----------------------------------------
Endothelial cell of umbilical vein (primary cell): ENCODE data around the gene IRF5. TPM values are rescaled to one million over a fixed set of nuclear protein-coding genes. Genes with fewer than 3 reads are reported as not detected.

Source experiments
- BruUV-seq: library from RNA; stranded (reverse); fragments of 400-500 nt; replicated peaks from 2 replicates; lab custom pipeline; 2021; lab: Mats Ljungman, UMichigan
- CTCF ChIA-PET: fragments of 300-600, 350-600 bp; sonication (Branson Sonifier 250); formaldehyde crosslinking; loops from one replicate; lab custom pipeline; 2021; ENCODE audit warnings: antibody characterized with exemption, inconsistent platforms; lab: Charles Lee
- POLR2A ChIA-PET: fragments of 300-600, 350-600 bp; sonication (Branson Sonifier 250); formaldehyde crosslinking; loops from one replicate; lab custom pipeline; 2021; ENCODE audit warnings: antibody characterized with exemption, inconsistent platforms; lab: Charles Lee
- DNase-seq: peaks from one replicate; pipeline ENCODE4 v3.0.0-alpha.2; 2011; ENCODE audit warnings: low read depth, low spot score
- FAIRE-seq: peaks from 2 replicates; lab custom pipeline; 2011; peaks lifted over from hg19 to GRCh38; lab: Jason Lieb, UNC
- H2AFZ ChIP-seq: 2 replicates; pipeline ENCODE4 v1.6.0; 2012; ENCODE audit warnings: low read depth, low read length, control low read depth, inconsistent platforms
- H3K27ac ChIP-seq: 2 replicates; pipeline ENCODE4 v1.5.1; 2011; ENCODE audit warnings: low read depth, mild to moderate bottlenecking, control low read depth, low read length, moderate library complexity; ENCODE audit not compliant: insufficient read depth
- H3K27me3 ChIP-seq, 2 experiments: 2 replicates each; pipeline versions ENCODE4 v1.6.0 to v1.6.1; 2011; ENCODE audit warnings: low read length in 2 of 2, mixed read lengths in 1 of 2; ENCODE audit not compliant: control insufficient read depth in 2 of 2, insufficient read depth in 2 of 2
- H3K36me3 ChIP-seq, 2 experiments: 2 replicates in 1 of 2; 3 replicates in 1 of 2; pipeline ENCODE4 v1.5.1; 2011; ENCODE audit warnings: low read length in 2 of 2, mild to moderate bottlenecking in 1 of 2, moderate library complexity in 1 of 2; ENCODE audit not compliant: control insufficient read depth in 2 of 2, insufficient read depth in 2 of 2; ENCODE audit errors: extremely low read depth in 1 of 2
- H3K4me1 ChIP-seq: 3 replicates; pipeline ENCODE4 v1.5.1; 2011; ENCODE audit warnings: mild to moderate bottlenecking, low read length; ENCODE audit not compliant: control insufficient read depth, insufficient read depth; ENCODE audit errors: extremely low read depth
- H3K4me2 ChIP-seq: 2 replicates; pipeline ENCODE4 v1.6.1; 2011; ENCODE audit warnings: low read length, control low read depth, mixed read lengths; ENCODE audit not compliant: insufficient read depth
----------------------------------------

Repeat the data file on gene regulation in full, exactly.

Endothelial cell of umbilical vein (primary cell): ENCODE data around the gene IRF5. TPM values are rescaled to one million over a fixed set of nuclear protein-coding genes. Genes with fewer than 3 reads are reported as not detected.

Source experiments
- BruUV-seq: library from RNA; stranded (reverse); fragments of 400-500 nt; replicated peaks from 2 replicates; lab custom pipeline; 2021; lab: Mats Ljungman, UMichigan
- CTCF ChIA-PET: fragments of 300-600, 350-600 bp; sonication (Branson Sonifier 250); formaldehyde crosslinking; loops from one replicate; lab custom pipeline; 2021; ENCODE audit warnings: antibody characterized with exemption, inconsistent platforms; lab: Charles Lee
- POLR2A ChIA-PET: fragments of 300-600, 350-600 bp; sonication (Branson Sonifier 250); formaldehyde crosslinking; loops from one replicate; lab custom pipeline; 2021; ENCODE audit warnings: antibody characterized with exemption, inconsistent platforms; lab: Charles Lee
- DNase-seq: peaks from one replicate; pipeline ENCODE4 v3.0.0-alpha.2; 2011; ENCODE audit warnings: low read depth, low spot score
- FAIRE-seq: peaks from 2 replicates; lab custom pipeline; 2011; peaks lifted over from hg19 to GRCh38; lab: Jason Lieb, UNC
- H2AFZ ChIP-seq: 2 replicates; pipeline ENCODE4 v1.6.0; 2012; ENCODE audit warnings: low read depth, low read length, control low read depth, inconsistent platforms
- H3K27ac ChIP-seq: 2 replicates; pipeline ENCODE4 v1.5.1; 2011; ENCODE audit warnings: low read depth, mild to moderate bottlenecking, control low read depth, low read length, moderate library complexity; ENCODE audit not compliant: insufficient read depth
- H3K27me3 ChIP-seq, 2 experiments: 2 replicates each; pipeline versions ENCODE4 v1.6.0 to v1.6.1; 2011; ENCODE audit warnings: low read length in 2 of 2, mixed read lengths in 1 of 2; ENCODE audit not compliant: control insufficient read depth in 2 of 2, insufficient read depth in 2 of 2
- H3K36me3 ChIP-seq, 2 experiments: 2 replicates in 1 of 2; 3 replicates in 1 of 2; pipeline ENCODE4 v1.5.1; 2011; ENCODE audit warnings: low read length in 2 of 2, mild to moderate bottlenecking in 1 of 2, moderate library complexity in 1 of 2; ENCODE audit not compliant: control insufficient read depth in 2 of 2, insufficient read depth in 2 of 2; ENCODE audit errors: extremely low read depth in 1 of 2
- H3K4me1 ChIP-seq: 3 replicates; pipeline ENCODE4 v1.5.1; 2011; ENCODE audit warnings: mild to moderate bottlenecking, low read length; ENCODE audit not compliant: control insufficient read depth, insufficient read depth; ENCODE audit errors: extremely low read depth
- H3K4me2 ChIP-seq: 2 replicates; pipeline ENCODE4 v1.6.1; 2011; ENCODE audit warnings: low read length, control low read depth, mixed read lengths; ENCODE audit not compliant: insufficient read depth